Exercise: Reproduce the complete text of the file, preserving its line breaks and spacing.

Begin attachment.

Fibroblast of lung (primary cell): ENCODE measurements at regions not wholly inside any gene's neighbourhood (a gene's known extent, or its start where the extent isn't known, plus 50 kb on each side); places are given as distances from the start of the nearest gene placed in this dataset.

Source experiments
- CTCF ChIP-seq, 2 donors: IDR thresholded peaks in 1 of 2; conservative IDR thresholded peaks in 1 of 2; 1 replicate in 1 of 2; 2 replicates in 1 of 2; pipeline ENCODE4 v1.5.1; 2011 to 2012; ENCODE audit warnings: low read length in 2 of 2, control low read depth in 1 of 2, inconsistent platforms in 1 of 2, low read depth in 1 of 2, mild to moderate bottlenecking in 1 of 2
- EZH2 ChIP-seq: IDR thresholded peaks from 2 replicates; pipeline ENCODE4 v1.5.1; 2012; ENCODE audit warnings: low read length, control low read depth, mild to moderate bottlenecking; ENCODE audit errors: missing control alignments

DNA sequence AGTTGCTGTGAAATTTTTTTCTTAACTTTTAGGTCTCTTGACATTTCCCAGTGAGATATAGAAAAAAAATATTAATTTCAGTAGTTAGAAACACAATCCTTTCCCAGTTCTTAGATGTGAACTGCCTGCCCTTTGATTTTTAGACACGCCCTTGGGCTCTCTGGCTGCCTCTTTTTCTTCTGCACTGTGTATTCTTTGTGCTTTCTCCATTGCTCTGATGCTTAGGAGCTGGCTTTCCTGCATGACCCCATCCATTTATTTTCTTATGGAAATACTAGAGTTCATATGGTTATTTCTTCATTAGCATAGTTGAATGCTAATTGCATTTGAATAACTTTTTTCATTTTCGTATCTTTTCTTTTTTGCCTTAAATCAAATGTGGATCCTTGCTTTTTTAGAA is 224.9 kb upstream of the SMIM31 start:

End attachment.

Fibroblast of lung (primary cell): ENCODE measurements at regions not wholly inside any gene's neighbourhood (a gene's known extent, or its start where the extent isn't known, plus 50 kb on each side); places are given as distances from the start of the nearest gene placed in this dataset.

Source experiments
- CTCF ChIP-seq, 2 donors: IDR thresholded peaks in 1 of 2; conservative IDR thresholded peaks in 1 of 2; 1 replicate in 1 of 2; 2 replicates in 1 of 2; pipeline ENCODE4 v1.5.1; 2011 to 2012; ENCODE audit warnings: low read length in 2 of 2, control low read depth in 1 of 2, inconsistent platforms in 1 of 2, low read depth in 1 of 2, mild to moderate bottlenecking in 1 of 2
- EZH2 ChIP-seq: IDR thresholded peaks from 2 replicates; pipeline ENCODE4 v1.5.1; 2012; ENCODE audit warnings: low read length, control low read depth, mild to moderate bottlenecking; ENCODE audit errors: missing control alignments

DNA sequence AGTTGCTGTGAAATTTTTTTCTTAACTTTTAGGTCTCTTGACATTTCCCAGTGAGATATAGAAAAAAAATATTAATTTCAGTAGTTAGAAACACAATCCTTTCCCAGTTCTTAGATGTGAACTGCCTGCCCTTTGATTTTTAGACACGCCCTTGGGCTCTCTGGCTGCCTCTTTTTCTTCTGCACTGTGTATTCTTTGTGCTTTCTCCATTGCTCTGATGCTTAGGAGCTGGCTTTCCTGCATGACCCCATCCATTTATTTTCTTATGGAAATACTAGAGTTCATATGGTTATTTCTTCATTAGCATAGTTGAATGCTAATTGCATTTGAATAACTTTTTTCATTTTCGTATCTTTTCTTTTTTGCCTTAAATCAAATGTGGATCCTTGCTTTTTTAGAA is 224.9 kb upstream of the SMIM31 start: